Enrollment at American colleges dipped this spring for the third year in a row as older students returned to an improving job market, but private four-year colleges bucked the trend with a slight uptick in their numbers, according to a report released on Thursday by the National Student Clearinghouse Research Center.
Over all, enrollment was down 0.8 percent this spring, compared with last spring, far less than the 2.3-percent decline over the previous one-year period.
The steepest drop, at 4.9 percent, occurred at four-year for-profit colleges, while enrollment at two-year public colleges fell by 2.7 percent. Enrollment inched up by 0.7 percent at four-year public institutions and by 2 percent at four-year private nonprofit colleges.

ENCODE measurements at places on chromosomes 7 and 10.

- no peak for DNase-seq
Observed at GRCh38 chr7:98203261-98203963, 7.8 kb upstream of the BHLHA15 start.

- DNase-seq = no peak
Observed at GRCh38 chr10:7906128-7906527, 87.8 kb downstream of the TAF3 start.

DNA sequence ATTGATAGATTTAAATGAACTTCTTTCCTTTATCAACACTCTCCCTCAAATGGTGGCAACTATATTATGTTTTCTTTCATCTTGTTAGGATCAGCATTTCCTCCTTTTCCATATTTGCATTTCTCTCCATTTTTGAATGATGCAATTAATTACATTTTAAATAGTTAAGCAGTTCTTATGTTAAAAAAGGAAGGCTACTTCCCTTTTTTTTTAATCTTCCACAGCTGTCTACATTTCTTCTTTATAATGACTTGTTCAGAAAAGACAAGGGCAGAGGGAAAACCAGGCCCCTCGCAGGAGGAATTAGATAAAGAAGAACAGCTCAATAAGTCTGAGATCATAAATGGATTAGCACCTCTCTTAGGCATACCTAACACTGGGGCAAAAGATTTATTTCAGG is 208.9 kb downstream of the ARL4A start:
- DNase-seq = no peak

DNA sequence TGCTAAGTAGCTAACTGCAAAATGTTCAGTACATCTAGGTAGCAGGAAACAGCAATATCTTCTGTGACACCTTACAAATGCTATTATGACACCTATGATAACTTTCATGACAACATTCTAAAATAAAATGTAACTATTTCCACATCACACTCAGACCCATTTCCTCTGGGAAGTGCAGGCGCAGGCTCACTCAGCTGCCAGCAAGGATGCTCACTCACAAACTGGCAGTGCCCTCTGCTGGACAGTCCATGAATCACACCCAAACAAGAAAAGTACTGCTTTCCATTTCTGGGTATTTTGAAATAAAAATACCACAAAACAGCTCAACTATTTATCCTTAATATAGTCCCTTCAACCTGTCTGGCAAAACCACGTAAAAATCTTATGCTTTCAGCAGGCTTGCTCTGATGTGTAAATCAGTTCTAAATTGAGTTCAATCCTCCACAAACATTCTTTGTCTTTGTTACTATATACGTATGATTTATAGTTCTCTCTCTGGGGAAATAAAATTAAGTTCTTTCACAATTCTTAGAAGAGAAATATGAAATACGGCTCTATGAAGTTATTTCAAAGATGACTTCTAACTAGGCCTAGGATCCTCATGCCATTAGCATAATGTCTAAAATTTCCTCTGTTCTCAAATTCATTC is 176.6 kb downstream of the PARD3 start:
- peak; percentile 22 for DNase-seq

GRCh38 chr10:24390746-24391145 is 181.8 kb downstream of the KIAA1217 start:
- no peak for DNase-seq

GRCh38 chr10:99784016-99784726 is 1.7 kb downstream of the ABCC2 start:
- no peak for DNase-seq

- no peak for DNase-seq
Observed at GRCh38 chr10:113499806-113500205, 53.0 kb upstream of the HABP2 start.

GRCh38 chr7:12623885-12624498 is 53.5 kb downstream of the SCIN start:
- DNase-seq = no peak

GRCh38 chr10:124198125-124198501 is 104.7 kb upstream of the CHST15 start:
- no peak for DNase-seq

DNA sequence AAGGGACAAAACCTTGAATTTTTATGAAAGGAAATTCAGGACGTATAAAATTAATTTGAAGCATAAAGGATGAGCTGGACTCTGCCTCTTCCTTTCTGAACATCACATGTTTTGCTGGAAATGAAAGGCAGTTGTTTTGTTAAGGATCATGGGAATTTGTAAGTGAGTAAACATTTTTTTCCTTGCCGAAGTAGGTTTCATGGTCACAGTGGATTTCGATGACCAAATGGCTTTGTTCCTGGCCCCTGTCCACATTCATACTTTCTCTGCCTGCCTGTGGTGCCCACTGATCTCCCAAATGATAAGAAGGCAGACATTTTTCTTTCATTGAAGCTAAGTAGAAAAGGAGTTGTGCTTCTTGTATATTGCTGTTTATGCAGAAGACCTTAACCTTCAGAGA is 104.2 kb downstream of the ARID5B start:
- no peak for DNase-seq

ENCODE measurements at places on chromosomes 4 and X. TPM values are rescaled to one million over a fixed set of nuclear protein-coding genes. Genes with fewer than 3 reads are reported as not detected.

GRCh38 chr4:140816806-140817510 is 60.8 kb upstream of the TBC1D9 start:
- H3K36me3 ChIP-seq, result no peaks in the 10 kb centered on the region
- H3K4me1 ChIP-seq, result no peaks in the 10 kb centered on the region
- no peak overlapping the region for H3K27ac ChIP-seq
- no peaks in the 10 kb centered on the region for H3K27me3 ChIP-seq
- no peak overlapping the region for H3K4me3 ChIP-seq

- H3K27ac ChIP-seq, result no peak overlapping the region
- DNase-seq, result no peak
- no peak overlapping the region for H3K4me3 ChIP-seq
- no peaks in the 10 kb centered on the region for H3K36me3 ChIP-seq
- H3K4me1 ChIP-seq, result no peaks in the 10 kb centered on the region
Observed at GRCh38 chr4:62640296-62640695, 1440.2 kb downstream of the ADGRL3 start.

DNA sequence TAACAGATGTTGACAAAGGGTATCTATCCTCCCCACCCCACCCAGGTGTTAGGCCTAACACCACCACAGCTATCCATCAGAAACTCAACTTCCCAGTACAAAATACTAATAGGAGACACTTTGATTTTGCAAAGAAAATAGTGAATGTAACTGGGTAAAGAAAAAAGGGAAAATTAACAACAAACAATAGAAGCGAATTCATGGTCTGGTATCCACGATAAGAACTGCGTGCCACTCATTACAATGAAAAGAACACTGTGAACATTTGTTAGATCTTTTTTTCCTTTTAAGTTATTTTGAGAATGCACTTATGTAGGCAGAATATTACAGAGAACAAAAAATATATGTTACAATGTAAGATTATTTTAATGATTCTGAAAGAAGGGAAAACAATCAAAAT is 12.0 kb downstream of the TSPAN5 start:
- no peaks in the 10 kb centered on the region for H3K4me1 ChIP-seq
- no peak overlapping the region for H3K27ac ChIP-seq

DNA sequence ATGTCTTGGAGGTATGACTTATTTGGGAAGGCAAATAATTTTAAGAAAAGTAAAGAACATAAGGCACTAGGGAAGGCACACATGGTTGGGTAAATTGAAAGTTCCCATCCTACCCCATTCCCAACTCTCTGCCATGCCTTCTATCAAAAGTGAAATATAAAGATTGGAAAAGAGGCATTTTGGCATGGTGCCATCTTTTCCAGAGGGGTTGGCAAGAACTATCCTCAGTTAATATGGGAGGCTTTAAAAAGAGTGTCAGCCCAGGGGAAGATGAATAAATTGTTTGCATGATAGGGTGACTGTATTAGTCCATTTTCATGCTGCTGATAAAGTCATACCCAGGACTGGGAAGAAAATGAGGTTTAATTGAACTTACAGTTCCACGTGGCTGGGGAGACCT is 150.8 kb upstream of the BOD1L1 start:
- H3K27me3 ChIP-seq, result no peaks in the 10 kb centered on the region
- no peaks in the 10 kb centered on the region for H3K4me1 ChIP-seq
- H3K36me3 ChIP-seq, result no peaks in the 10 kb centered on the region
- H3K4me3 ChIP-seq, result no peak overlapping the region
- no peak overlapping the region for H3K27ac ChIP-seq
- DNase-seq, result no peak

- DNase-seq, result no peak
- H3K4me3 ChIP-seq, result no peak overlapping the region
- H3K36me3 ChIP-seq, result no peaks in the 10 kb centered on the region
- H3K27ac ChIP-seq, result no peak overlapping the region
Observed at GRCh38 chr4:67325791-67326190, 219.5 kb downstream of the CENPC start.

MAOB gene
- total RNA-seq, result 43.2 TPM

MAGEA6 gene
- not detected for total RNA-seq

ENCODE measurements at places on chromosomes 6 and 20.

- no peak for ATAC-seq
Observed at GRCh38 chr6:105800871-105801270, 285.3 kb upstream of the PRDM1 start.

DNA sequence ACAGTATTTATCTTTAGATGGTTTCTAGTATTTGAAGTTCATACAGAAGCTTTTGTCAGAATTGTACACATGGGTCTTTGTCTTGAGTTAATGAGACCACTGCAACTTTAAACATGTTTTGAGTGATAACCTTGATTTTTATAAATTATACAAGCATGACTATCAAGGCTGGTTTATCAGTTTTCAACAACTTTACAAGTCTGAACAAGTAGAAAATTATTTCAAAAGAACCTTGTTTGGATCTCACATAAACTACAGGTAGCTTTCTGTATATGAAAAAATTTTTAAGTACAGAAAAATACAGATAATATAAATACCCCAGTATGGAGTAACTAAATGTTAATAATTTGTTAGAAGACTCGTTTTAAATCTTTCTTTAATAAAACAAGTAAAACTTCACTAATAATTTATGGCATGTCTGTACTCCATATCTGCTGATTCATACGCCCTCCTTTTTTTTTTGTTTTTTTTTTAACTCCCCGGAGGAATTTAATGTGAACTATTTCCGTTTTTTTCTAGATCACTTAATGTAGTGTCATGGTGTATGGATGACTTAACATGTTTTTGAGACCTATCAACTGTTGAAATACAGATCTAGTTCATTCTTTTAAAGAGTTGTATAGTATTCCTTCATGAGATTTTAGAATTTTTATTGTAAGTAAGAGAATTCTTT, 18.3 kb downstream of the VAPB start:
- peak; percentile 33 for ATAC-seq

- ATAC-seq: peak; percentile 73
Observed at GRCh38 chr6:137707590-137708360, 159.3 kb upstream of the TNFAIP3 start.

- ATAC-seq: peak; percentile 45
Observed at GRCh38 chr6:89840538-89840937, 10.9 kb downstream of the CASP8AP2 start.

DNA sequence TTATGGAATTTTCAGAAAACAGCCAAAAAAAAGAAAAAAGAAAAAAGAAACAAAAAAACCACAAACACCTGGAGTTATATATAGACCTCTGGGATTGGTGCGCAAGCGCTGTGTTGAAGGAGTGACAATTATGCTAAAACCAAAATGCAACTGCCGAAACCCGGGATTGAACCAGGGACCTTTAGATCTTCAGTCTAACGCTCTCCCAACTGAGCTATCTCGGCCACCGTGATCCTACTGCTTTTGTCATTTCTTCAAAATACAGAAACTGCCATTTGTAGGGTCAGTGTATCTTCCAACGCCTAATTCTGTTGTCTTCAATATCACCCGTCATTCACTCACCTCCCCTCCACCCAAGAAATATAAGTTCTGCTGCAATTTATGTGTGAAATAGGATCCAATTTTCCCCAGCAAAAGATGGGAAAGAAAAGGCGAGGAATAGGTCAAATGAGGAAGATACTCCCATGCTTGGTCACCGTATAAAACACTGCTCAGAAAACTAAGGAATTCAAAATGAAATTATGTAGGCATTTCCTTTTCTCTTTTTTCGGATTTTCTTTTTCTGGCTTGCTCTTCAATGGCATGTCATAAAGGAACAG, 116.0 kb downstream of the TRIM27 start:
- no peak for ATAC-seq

The report breaks down enrollment trends by sector, gender, age, and part-time versus full-time status. It covers 96 percent of enrollment at degree-granting colleges that receive federal student aid.
Most of the declines were for students over age 24, whose numbers fell by nearly 6 percent at community colleges this spring. <Read more.>